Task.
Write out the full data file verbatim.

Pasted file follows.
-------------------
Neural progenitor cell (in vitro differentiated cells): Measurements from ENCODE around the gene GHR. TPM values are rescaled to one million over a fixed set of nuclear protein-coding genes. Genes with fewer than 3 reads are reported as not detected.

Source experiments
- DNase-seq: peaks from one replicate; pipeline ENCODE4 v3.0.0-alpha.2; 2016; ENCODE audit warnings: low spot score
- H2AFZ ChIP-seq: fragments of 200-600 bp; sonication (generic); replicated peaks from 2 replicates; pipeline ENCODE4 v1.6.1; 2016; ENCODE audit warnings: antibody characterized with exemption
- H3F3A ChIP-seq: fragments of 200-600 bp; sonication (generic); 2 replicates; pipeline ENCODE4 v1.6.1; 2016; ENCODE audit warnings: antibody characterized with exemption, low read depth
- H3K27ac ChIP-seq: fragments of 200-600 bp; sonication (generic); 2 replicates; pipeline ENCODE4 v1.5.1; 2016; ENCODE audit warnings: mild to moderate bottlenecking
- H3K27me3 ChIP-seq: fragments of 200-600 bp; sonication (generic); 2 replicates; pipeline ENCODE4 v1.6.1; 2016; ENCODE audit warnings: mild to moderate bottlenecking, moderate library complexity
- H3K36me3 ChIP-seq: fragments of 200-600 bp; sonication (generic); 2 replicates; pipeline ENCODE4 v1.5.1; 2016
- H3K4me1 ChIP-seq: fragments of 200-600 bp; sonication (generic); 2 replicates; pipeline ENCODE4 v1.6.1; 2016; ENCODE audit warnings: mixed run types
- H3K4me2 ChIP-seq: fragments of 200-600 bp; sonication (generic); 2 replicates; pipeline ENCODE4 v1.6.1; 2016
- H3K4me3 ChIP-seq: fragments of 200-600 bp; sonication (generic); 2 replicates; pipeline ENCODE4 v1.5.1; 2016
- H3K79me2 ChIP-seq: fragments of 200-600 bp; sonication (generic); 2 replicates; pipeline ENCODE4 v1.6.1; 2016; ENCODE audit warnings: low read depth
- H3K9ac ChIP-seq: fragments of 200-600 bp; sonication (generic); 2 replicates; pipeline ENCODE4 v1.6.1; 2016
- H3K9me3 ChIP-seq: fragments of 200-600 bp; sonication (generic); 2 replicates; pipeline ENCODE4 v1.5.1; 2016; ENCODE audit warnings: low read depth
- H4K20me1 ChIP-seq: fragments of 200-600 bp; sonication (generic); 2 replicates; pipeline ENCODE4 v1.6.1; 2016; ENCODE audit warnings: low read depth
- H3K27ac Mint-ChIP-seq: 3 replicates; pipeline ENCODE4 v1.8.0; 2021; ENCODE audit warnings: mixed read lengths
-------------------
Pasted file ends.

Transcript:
Neural progenitor cell (in vitro differentiated cells): Measurements from ENCODE around the gene GHR. TPM values are rescaled to one million over a fixed set of nuclear protein-coding genes. Genes with fewer than 3 reads are reported as not detected.

Source experiments
- DNase-seq: peaks from one replicate; pipeline ENCODE4 v3.0.0-alpha.2; 2016; ENCODE audit warnings: low spot score
- H2AFZ ChIP-seq: fragments of 200-600 bp; sonication (generic); replicated peaks from 2 replicates; pipeline ENCODE4 v1.6.1; 2016; ENCODE audit warnings: antibody characterized with exemption
- H3F3A ChIP-seq: fragments of 200-600 bp; sonication (generic); 2 replicates; pipeline ENCODE4 v1.6.1; 2016; ENCODE audit warnings: antibody characterized with exemption, low read depth
- H3K27ac ChIP-seq: fragments of 200-600 bp; sonication (generic); 2 replicates; pipeline ENCODE4 v1.5.1; 2016; ENCODE audit warnings: mild to moderate bottlenecking
- H3K27me3 ChIP-seq: fragments of 200-600 bp; sonication (generic); 2 replicates; pipeline ENCODE4 v1.6.1; 2016; ENCODE audit warnings: mild to moderate bottlenecking, moderate library complexity
- H3K36me3 ChIP-seq: fragments of 200-600 bp; sonication (generic); 2 replicates; pipeline ENCODE4 v1.5.1; 2016
- H3K4me1 ChIP-seq: fragments of 200-600 bp; sonication (generic); 2 replicates; pipeline ENCODE4 v1.6.1; 2016; ENCODE audit warnings: mixed run types
- H3K4me2 ChIP-seq: fragments of 200-600 bp; sonication (generic); 2 replicates; pipeline ENCODE4 v1.6.1; 2016
- H3K4me3 ChIP-seq: fragments of 200-600 bp; sonication (generic); 2 replicates; pipeline ENCODE4 v1.5.1; 2016
- H3K79me2 ChIP-seq: fragments of 200-600 bp; sonication (generic); 2 replicates; pipeline ENCODE4 v1.6.1; 2016; ENCODE audit warnings: low read depth
- H3K9ac ChIP-seq: fragments of 200-600 bp; sonication (generic); 2 replicates; pipeline ENCODE4 v1.6.1; 2016
- H3K9me3 ChIP-seq: fragments of 200-600 bp; sonication (generic); 2 replicates; pipeline ENCODE4 v1.5.1; 2016; ENCODE audit warnings: low read depth
- H4K20me1 ChIP-seq: fragments of 200-600 bp; sonication (generic); 2 replicates; pipeline ENCODE4 v1.6.1; 2016; ENCODE audit warnings: low read depth
- H3K27ac Mint-ChIP-seq: 3 replicates; pipeline ENCODE4 v1.8.0; 2021; ENCODE audit warnings: mixed read lengths